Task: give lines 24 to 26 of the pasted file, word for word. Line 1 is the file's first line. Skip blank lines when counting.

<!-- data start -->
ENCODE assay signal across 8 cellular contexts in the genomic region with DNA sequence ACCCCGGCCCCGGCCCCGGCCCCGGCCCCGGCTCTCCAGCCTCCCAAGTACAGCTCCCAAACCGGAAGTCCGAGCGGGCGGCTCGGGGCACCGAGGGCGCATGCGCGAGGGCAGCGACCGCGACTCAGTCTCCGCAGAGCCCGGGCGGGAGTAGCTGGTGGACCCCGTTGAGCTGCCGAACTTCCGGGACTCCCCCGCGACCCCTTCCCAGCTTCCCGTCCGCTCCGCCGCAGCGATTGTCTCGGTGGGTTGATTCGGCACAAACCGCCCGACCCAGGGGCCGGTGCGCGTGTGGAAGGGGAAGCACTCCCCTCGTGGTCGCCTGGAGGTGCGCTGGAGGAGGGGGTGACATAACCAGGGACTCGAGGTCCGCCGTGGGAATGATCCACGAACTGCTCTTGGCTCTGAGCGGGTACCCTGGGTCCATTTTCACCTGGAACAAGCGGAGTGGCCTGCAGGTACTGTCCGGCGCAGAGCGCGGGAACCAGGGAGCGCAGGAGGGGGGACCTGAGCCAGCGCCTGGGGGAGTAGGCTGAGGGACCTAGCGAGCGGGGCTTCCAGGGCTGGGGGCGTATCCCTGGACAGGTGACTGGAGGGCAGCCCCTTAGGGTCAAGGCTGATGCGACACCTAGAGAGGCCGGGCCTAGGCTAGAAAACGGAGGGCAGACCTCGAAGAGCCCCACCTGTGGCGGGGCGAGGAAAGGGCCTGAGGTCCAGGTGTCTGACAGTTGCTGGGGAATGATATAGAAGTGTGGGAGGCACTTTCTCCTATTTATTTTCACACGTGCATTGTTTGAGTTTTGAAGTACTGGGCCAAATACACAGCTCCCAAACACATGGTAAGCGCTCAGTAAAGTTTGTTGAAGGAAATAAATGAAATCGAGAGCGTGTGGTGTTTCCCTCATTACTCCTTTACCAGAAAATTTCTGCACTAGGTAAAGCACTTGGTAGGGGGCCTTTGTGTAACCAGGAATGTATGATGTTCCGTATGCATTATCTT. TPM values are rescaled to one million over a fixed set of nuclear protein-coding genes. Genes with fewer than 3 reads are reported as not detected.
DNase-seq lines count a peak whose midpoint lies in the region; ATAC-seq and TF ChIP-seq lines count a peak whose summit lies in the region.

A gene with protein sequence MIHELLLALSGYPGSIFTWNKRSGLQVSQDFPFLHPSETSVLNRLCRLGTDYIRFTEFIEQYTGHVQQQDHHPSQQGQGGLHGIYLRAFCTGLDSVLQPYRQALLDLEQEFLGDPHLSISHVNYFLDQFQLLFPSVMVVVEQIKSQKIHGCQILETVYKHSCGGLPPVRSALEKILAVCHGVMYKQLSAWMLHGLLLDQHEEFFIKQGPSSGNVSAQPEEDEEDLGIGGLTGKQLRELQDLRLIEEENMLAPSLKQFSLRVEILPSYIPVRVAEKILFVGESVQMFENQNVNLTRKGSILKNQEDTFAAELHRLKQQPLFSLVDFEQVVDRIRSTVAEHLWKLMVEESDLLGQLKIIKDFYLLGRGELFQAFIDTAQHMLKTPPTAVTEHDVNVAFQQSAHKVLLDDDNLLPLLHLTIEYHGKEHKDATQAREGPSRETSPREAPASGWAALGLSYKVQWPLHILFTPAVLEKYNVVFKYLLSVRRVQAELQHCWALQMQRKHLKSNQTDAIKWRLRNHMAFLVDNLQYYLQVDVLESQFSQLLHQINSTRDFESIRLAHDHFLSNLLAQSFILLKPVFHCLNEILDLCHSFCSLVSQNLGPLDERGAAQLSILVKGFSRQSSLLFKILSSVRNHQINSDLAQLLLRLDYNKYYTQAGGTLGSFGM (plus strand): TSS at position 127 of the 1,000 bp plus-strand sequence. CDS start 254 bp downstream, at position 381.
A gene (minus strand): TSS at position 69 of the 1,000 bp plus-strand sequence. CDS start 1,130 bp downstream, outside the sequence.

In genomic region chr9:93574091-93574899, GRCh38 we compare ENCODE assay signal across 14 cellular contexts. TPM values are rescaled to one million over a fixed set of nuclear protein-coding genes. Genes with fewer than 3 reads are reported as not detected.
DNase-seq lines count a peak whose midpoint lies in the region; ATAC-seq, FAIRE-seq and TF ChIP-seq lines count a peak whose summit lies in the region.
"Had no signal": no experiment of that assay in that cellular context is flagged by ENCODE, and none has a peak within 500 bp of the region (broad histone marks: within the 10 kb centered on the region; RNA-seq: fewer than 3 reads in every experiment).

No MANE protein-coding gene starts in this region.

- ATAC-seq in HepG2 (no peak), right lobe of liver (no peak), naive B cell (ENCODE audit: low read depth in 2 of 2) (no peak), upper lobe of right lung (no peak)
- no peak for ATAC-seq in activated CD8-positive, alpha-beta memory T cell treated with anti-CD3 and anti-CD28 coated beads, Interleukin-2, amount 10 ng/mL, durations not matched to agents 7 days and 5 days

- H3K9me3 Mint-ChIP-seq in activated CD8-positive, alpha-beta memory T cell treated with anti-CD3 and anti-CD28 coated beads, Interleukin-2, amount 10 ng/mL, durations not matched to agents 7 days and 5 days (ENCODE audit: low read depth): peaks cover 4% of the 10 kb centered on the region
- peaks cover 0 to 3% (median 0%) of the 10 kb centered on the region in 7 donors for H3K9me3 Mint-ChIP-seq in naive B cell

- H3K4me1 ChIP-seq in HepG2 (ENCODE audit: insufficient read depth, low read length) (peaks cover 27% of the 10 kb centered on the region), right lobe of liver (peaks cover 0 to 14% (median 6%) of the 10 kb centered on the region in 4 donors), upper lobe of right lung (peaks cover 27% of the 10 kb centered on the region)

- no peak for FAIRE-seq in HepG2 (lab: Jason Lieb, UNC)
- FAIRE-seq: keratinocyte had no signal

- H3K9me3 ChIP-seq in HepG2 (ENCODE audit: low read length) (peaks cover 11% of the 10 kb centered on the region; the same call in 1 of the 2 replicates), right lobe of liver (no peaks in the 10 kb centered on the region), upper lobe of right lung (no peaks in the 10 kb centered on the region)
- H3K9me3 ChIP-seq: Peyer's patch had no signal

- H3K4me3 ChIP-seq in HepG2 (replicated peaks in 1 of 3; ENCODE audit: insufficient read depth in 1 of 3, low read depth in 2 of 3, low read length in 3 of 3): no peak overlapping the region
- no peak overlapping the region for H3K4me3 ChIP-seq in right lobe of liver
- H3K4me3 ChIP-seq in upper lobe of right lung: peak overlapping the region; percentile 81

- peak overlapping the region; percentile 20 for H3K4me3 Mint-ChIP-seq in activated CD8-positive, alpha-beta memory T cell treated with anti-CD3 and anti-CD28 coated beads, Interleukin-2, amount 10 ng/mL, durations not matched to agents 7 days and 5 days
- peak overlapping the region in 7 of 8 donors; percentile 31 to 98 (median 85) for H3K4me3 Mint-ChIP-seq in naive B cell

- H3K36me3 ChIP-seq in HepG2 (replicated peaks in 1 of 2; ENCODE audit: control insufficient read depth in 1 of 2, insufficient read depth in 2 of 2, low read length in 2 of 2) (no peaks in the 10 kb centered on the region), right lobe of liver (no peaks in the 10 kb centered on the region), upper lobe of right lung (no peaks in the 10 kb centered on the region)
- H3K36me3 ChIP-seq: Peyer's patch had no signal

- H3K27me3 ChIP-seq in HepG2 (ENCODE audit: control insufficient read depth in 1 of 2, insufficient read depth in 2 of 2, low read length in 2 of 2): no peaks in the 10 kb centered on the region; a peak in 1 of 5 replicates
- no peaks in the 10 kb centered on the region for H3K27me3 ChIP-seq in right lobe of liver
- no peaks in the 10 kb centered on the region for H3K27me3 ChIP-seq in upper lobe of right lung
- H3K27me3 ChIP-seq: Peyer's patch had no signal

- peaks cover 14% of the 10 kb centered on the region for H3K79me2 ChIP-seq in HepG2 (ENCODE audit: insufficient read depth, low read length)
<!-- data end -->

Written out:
- H3K36me3 ChIP-seq: Peyer's patch had no signal

- H3K27me3 ChIP-seq in HepG2 (ENCODE audit: control insufficient read depth in 1 of 2, insufficient read depth in 2 of 2, low read length in 2 of 2): no peaks in the 10 kb centered on the region; a peak in 1 of 5 replicates
- no peaks in the 10 kb centered on the region for H3K27me3 ChIP-seq in right lobe of liver